The Hamilton Police Department is now incorporating virtual reality into their crisis intervention training with the aim of making officers better at de-escalating mental health crisis situations.
The Mental Health Crisis Response Training Program (MHCRT) was developed by researchers from Wilfred Laurier University and Toronto Metropolitan University, formerly Ryerson, in direct response to multiple reports about how police need better de-escalation training, including Paul’s Ombudsman report. Dube from 2016 and a 2014 report from Justice Frank Iacobucci about the police murder of 18-year-old Sammy Yatim on a streetcar in Toronto.
Jennifer Lavoie, an associate professor of psychology and criminology at Laurier and one of the principal investigators behind the program, said the training works like a “choose your own adventure” scenario where an officer is immersed in a virtual encounter with someone experiencing mental health. . crisis.
“It’s really designed to do two things. The first is to give officers a chance to recognize the signs of a mental health crisis,” she said.
“The second is to give them the opportunity through scenarios to practice de-escalation strategies, learn and practice different types of communication techniques, and practice relational policing approaches. And that will allow for more humane and safer responses over time.”
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const. Scott Woods gave a demonstration of the technology on Thursday, wearing the VR headset and interacting with a virtual person named Jamie who has PTSD and injuries to his face and ribs.
Woods spoke to Jamie, who had also just smoked pot, and learned that the young man was afraid of intruders entering his house and attacking him.
At one point Jamie picked up a bat, but Woods was able to address him calmly and assure him he was safe.
The simulation ended with Jamie putting down the bat and Woods calling ambulances to check on his injuries.
Lavoie said the simulation could have gone differently if Woods hadn’t been properly trained in responding to mental health crisis scenarios.
“We’re looking for officers to validate that concern and help Jamie feel safe,” she said.
“It’s really about trying to figure out what that willingness has to help a person in crisis and work with them to figure out the next steps.”
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Lavoie has spent the past six years working with researcher Natalie Alvarez of Toronto Metropolitan University on the program.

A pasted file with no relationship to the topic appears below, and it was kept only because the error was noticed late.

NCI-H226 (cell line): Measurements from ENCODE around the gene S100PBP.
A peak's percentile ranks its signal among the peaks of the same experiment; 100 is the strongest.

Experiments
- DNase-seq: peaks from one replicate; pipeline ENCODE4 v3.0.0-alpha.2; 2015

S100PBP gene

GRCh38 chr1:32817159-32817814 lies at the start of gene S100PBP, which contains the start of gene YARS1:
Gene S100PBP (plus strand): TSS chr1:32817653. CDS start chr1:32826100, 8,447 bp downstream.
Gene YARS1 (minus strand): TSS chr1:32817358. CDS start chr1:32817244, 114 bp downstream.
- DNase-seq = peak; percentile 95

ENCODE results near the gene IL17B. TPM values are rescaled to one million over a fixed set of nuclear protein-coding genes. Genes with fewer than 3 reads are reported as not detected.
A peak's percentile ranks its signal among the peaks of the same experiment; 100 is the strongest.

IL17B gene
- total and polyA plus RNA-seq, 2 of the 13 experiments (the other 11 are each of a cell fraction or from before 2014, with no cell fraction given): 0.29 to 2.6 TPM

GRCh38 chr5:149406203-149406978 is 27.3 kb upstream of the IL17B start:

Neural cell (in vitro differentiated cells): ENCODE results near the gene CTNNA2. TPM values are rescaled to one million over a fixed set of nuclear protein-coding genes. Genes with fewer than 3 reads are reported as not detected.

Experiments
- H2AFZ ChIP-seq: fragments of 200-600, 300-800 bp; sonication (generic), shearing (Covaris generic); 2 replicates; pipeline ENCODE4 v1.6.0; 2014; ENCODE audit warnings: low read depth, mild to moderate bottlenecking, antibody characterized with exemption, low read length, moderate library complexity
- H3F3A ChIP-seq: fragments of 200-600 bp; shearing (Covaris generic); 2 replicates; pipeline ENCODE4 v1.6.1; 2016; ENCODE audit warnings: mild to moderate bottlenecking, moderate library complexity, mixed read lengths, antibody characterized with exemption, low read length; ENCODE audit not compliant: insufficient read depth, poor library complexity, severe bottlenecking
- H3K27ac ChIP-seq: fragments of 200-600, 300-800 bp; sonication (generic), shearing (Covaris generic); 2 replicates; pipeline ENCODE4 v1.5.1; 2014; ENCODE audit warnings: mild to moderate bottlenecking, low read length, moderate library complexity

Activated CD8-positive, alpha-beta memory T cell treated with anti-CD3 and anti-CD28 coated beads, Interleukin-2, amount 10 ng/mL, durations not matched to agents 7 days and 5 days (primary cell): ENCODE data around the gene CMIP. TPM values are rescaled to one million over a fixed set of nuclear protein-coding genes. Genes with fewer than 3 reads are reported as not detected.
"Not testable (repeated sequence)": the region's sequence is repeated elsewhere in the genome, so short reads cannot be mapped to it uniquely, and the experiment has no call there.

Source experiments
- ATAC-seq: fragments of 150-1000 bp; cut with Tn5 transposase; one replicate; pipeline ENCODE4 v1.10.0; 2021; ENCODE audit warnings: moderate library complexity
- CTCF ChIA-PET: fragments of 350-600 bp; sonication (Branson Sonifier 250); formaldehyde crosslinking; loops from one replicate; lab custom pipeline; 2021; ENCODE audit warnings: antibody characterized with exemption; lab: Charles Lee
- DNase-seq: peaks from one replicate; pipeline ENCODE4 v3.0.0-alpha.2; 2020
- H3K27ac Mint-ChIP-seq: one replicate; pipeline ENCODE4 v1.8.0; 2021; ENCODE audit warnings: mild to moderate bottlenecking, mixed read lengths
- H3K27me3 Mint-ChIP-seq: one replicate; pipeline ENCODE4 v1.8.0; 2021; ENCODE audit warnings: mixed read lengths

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The program itself was developed by Toronto-based immersive learning company Lumeto, and the content has been informed by community stakeholders, lawyers, clinicians, nurses, forensic psychologists, and Indigenous cultural security and anti-discrimination experts, in addition to police instructors from around the world. Ontario.
Most importantly, the program got input from people with mental illness, whom Lavoie said are more likely to be victims of police brutality.
“Honestly, sometimes things don’t go well. It often doesn’t go well,” she says.
“So we have to recognize those shortcomings and those experiences and they have to be incorporated into it authentically. Otherwise, this won’t change.”
That process included considering how racialized people and members of the LGBTQ2 community who also have mental illness are still disproportionately affected. Therefore, one of the scenarios involves an indigenous person who hears voices and another involves a young person who is transgender.
“If you don’t know how to interact with community members, that’s not acceptable. We need to have a police force – if they respond, if they’re the ones who get into mental health crisis situations, they need to know how to respond to all members of our community.”
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So far, there are six virtual situations that agents can experience: three of them are 90-minute exercises that allow for discussion during training; and three are 10-minute ratings that evaluate officers on how they respond to an incident.
The Hamilton Police Department is the first in Ontario to get on board with the training program, but Lavoie said others have expressed interest and she hopes it will become more widespread.
“We want to standardize training across the province so that the kind of response I would get if I was in a crisis in Stratford, Ontario, would be the same as in Toronto or the same here in Hamilton. And it’s not now , it’s kind of all over the place.”
She also pointed out that there are cost benefits to using virtual reality training.
The program itself is free, and they’ve already bought the VR equipment for every municipal and First Nations police force in Ontario, so using the immersive technology would be cheaper than the cost of live in-person training.
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Ultimately, the goal is to see fewer violent incidents and fewer police injuries in mental health crisis situations.
“So you could look at the behavior of a group of officers the year before training, offer the training, and then look the year after and say, do we see noticeable differences in police practice? That’s really the only way to see if training is effective or not.”
According to a media report, Hamilton police responded to 5,718 mental health crisis calls last year.
The data for violent incidents for 2021 has not yet been released, but a report presented to the police council last summer showed that the number of violent incidents in 2020 was a decade high.
The service says it will include the new VR training program in the current crisis intervention training, in which approximately 75 new members participate annually.
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